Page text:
Distance and time, two fundamental quantities, are discussed early in most introductory physics courses. By dividing a change in distance by time to get velocity, and by dividing a change in velocity by time to get acceleration, two more important quantities result. With these the real world of automobiles and jet planes and applications of Newton's second law is available for interpretation from an analytical point of view. In order to get students thinking reliably about these important ideas it seems important to have direct measurements of distance and time over short enough intervals to talk sensibly about "instantaneous" velocities.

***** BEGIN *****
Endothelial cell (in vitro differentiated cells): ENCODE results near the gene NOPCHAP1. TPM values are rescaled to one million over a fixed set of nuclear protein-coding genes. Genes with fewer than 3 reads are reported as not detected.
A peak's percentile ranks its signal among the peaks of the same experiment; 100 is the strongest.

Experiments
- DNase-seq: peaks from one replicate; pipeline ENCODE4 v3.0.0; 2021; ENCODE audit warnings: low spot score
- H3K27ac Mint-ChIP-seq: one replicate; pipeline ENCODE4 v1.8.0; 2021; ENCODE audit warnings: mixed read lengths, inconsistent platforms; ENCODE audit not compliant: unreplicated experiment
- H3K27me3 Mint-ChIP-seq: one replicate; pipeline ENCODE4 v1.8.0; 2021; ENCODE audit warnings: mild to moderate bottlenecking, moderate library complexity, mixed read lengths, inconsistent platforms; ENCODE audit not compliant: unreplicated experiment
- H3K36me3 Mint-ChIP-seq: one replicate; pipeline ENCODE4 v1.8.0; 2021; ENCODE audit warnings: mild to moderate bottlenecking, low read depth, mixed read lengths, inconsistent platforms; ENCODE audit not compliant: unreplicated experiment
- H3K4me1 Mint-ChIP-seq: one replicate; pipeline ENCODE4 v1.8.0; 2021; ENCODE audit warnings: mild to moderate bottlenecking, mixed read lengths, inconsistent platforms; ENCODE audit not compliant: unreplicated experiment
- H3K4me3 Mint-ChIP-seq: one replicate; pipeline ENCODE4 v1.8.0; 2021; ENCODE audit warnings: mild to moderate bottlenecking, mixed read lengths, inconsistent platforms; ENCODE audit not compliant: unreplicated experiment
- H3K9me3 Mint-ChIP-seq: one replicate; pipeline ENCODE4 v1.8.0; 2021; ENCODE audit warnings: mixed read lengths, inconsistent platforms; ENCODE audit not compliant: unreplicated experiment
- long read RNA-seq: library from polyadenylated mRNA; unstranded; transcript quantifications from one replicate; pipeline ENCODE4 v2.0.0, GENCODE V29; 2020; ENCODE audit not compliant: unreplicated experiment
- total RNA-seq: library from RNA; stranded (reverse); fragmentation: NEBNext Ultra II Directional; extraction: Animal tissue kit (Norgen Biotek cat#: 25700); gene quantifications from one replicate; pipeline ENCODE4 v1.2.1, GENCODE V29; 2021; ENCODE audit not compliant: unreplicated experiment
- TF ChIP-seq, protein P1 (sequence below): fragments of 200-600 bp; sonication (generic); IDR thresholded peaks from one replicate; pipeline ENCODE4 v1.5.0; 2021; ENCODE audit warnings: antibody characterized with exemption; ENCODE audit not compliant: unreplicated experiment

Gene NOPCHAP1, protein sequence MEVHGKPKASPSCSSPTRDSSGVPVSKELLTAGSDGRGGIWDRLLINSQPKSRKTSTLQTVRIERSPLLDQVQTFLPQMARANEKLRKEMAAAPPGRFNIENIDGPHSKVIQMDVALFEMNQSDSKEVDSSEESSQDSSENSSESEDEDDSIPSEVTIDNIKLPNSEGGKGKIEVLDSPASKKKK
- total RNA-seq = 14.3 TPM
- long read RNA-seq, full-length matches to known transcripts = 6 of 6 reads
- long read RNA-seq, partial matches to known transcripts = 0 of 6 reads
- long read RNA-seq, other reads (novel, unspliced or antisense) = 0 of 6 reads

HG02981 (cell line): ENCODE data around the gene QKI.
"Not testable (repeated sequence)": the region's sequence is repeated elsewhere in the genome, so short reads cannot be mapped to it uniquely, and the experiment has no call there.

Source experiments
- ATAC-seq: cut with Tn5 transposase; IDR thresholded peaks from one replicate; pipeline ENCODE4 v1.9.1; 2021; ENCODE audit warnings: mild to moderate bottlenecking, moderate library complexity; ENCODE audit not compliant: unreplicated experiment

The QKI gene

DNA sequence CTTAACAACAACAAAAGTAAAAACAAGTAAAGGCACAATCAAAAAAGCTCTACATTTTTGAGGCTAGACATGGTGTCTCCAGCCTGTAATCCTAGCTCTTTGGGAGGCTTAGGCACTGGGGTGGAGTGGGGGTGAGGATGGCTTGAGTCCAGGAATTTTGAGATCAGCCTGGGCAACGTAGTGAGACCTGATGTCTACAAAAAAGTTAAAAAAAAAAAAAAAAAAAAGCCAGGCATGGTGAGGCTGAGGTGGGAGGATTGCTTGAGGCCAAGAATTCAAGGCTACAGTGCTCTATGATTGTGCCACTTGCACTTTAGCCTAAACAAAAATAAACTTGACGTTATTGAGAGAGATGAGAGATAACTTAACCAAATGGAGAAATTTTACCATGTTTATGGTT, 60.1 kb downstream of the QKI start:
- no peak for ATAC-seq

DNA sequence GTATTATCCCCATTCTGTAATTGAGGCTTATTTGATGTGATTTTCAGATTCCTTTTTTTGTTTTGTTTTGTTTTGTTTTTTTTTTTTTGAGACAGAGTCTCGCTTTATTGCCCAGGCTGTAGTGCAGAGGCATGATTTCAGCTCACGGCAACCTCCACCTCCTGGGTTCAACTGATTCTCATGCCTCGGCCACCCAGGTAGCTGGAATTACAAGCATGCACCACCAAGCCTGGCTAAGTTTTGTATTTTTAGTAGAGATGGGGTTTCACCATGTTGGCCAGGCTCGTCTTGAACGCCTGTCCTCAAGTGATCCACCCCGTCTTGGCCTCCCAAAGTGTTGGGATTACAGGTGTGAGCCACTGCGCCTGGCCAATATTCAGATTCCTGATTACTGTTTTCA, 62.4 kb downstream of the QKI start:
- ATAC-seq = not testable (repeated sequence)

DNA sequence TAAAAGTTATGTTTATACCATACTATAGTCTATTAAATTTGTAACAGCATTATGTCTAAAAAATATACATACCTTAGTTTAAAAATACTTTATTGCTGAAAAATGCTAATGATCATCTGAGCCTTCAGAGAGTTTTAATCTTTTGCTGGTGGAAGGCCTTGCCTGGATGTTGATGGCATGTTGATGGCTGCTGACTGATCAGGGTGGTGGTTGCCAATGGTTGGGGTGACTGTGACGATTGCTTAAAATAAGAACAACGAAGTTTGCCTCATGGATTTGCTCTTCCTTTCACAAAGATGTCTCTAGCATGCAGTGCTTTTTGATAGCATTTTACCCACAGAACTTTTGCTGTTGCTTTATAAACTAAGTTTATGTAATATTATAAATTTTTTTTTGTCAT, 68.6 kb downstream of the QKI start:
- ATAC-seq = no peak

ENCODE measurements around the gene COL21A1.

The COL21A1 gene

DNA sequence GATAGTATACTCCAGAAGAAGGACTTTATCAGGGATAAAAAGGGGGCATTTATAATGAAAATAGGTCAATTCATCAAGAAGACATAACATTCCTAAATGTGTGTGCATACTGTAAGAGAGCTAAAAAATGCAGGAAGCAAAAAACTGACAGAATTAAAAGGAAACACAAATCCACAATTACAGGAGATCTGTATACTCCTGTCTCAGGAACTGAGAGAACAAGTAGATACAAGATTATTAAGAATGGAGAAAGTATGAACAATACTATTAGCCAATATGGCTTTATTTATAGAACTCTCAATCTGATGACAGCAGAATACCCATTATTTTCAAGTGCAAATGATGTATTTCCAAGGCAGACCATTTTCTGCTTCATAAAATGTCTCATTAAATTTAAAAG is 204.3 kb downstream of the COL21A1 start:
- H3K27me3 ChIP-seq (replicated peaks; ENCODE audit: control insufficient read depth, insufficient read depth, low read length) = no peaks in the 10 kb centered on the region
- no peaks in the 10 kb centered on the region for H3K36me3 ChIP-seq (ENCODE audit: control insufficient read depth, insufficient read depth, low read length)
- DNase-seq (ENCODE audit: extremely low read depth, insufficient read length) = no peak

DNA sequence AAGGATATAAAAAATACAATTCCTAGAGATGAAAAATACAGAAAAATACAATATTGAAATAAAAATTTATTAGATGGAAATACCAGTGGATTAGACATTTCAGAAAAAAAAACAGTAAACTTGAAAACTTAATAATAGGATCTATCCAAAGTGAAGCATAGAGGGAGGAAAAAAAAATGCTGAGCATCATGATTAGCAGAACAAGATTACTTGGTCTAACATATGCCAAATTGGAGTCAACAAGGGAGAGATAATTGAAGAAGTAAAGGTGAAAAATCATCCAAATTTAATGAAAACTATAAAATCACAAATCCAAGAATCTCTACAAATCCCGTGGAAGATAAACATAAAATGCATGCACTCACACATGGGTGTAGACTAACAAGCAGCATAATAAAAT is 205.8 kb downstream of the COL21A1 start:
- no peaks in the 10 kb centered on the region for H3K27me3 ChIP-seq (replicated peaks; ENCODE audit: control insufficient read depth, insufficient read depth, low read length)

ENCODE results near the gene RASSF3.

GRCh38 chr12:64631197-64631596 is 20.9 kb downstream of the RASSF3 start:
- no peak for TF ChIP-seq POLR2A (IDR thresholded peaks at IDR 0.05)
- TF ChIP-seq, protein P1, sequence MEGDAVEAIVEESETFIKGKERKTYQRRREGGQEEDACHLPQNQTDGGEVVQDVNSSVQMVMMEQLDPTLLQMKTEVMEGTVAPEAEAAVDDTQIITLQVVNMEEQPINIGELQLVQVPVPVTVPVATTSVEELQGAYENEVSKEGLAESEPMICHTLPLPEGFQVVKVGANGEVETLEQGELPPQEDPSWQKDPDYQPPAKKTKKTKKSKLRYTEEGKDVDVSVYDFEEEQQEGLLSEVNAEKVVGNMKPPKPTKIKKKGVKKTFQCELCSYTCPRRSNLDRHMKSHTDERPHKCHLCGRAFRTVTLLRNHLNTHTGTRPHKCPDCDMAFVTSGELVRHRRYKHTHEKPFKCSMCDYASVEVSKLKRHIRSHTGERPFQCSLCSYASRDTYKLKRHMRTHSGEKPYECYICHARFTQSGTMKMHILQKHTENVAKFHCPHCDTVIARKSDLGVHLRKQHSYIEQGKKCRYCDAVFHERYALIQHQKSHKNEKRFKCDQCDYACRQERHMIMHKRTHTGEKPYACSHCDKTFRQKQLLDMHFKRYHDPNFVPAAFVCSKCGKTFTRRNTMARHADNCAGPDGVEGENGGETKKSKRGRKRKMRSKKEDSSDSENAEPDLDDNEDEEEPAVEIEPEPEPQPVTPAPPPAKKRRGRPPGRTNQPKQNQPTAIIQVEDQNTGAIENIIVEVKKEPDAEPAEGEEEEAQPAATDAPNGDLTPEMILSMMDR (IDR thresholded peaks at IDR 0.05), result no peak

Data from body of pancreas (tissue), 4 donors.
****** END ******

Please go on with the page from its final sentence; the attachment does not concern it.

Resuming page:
Rafert, J. B. and Nicklin, R. C., "Velocity measurements of humans by computers" (1984). Faculty Publications. 16.